Axios Detroit

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✅ It's Monday.

  • We're here.
  • So buckle up for some news.

🌨️ Today's weather: Mostly cloudy and windy, with a chance of snow showers. High near 41.

ğŸŽ‚ Happy birthday to our Axios Detroit member Sherle Abramson-Bluhm!

Today's newsletter is 877 words — a 3.5-minute read. Edited by Joe Guillen and copy edited by Cindy Orosco-Wright.

1 big thing: Cracking down on payday loans

Illustration: Sarah Grillo/Axios

Payday lenders say they could be forced out of Michigan if new legislation to cap interest rates at 36% becomes law.

Why it matters: Customers at payday loan stores in predominantly Black and low-income areas can get trapped in a cycle of never-ending debt, bill supporters say.

  • A huge market exists for small-dollar loan stores among people with bad credit and those struggling to afford rent, groceries and utilities.

Driving the news: Democrats in the Michigan Senate approved the 36% cap on payday lending interest rates last week, with support from four Republicans. The bill still needs House approval before it could be sent to Gov. Gretchen Whitmer's desk.

Catch up quick: During Senate floor speeches last Thursday, Sen. Sarah Anthony (D-Lansing) pushed for a stricter cap, arguing 36% was still too high, while Republicans offered to work with the payday lending industry to ensure their survival in Michigan.

State of play: Payday lenders in Michigan charge service fees and interest rates based on the amount borrowed and the repayment period.

  • Under current laws, a borrower loaned $100 for two weeks would be paying $115, coming out to a 391% APR, per the attorney general's office.

Context: Michigan ranks in the top 10 for loans taken out on the same day a previous loan was repaid, according to data cited from the Consumer Financial Protection Bureau during committee testimony.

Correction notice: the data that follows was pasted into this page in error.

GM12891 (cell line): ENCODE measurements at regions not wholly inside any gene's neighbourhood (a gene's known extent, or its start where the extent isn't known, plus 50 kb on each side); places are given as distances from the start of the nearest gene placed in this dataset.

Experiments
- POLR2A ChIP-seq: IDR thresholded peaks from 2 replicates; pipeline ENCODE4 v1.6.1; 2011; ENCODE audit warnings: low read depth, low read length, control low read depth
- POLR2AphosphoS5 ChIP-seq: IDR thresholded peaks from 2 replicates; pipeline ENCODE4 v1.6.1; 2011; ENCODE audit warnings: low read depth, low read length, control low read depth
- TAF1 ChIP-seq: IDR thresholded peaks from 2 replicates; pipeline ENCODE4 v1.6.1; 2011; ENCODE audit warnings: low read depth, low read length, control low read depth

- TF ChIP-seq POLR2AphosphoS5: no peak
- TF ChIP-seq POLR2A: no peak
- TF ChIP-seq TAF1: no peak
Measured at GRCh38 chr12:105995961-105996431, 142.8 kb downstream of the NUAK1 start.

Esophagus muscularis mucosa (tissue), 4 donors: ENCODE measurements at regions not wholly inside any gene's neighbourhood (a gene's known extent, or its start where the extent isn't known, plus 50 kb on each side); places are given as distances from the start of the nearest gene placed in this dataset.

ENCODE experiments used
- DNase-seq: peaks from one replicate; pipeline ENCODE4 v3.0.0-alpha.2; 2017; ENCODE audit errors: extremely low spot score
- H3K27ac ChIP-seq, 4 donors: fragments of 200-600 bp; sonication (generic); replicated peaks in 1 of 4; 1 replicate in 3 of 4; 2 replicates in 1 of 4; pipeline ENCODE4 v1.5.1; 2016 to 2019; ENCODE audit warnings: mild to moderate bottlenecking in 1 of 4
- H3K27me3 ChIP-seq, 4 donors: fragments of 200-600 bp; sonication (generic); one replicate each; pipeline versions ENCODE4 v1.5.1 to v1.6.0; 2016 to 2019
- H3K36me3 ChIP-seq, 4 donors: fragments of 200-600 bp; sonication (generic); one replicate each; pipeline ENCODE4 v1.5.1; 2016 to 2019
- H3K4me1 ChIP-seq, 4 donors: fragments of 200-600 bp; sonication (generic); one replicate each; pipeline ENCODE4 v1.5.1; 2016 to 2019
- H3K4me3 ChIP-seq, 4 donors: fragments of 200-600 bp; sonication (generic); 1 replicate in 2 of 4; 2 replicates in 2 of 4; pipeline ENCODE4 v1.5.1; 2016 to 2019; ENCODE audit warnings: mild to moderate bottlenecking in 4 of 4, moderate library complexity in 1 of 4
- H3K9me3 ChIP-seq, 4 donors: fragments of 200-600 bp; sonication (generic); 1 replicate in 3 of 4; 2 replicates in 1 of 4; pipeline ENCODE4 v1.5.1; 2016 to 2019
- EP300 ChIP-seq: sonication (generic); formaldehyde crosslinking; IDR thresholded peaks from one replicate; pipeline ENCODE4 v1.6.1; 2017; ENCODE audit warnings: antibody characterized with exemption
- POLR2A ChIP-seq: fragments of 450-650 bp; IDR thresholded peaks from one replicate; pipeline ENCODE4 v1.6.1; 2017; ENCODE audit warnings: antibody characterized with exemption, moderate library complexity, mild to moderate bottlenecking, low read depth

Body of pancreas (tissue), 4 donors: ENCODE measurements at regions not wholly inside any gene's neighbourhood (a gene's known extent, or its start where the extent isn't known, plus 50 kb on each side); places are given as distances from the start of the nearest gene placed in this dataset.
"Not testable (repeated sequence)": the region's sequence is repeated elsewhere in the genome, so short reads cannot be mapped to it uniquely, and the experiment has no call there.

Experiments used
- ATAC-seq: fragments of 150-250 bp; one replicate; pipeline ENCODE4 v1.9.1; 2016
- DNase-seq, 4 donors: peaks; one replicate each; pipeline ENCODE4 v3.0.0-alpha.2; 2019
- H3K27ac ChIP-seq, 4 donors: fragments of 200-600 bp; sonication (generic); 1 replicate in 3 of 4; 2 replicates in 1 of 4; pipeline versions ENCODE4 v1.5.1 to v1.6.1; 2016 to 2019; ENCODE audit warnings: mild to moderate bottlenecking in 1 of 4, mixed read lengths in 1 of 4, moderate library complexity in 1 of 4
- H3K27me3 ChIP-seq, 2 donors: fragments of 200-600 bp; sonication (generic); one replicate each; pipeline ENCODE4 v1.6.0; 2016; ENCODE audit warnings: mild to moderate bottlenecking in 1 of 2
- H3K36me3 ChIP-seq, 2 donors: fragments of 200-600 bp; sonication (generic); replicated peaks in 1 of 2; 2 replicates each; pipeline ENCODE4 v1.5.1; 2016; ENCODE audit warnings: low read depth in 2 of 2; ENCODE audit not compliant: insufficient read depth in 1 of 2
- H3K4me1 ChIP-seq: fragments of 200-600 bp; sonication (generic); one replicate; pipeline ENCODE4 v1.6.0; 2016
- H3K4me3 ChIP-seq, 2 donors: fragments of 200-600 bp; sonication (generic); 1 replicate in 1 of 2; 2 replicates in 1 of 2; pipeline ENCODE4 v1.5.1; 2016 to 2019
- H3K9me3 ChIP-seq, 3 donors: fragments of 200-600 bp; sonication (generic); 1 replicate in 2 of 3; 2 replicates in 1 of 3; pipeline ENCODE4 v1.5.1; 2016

• In Michigan, 70% of customers take out another loan when they pay off a loan.
  • It's estimated that 12 million Americans use payday loans each year, according to the bureau.
The Woodward Check Cashiers store on the corner of Peterboro in Detroit.
The Woodward Check Cashiers store on the corner at Peterboro. Photo: Samuel Robinson/Axios

The other side: A 36% cap would slash payday lenders' revenue by 90%, John Rabenold, chair of the Regulated Lenders Association of Michigan, told lawmakers at a Senate committee hearing this month.

  • "The end result would be we would be unable to offer product as a for-profit business," he said.

The bottom line: With a split 54-54 chamber, House Democrats will need Republican support to send the bills to the governor, at least until special elections are held next month.

Read the full story

2. New bus station honors late driver

Desha Hargrove, center, gets emotional at last week's dedication ceremony. Photos: Joe Guillen/Axios

A new transit center near Woodward and 8 Mile will be named after Jason Hargrove, the DDOT bus driver whose death four years ago drew national attention to the dangers essential workers faced during the pandemic.

The big picture: The transit center — slated to open May 11 — is part of a $31 million redevelopment of the old State Fairgrounds site near the new Amazon fulfillment center.